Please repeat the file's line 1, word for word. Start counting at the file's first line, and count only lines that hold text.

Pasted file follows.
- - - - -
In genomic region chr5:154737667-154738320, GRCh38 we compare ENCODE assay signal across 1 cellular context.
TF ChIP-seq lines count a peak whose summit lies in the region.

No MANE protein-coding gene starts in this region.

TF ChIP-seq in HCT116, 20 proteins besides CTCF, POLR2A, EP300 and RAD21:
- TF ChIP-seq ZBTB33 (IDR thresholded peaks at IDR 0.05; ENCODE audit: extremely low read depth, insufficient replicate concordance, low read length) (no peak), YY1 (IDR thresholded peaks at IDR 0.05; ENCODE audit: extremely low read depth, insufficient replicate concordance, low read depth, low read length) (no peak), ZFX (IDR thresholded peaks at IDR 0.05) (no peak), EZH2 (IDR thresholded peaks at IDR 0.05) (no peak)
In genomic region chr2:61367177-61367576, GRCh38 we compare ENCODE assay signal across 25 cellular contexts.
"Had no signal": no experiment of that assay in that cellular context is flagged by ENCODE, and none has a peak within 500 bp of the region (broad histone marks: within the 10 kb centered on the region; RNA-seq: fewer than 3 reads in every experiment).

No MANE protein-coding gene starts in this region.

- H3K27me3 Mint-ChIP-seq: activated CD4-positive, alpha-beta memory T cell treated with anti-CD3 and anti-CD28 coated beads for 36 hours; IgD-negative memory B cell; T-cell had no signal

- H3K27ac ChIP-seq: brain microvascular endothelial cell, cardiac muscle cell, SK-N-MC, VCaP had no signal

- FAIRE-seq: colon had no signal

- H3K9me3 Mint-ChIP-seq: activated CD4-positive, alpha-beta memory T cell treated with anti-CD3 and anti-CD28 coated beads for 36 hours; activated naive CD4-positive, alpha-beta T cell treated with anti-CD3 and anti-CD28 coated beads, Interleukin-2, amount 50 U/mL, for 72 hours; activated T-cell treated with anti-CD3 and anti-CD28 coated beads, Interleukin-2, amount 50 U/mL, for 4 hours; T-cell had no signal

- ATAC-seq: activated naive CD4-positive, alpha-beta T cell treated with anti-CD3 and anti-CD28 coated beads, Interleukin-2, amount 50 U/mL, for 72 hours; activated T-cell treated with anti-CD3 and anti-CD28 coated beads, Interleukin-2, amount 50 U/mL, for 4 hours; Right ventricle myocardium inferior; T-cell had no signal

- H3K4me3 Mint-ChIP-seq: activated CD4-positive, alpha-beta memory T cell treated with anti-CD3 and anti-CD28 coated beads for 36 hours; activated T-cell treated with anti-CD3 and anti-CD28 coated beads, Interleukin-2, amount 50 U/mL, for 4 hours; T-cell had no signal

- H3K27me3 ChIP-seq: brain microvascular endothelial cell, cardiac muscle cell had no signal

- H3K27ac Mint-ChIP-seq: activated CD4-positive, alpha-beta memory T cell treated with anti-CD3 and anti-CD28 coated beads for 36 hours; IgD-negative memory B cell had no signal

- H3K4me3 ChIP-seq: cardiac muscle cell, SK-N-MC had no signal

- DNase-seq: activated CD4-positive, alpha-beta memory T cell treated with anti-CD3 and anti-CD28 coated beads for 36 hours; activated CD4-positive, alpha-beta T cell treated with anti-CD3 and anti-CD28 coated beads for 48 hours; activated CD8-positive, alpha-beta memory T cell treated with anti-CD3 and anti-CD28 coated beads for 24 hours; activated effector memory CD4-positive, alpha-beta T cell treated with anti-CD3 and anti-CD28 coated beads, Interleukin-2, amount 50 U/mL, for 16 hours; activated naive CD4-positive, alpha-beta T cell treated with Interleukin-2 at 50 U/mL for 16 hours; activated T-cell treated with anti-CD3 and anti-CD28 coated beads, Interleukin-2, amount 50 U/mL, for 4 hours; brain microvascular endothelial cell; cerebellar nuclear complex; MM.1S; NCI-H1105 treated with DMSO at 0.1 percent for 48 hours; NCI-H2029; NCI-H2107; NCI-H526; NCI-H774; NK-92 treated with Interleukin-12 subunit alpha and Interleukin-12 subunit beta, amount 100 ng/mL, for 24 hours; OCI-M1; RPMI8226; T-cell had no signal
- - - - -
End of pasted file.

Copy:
In genomic region chr5:154737667-154738320, GRCh38 we compare ENCODE assay signal across 1 cellular context.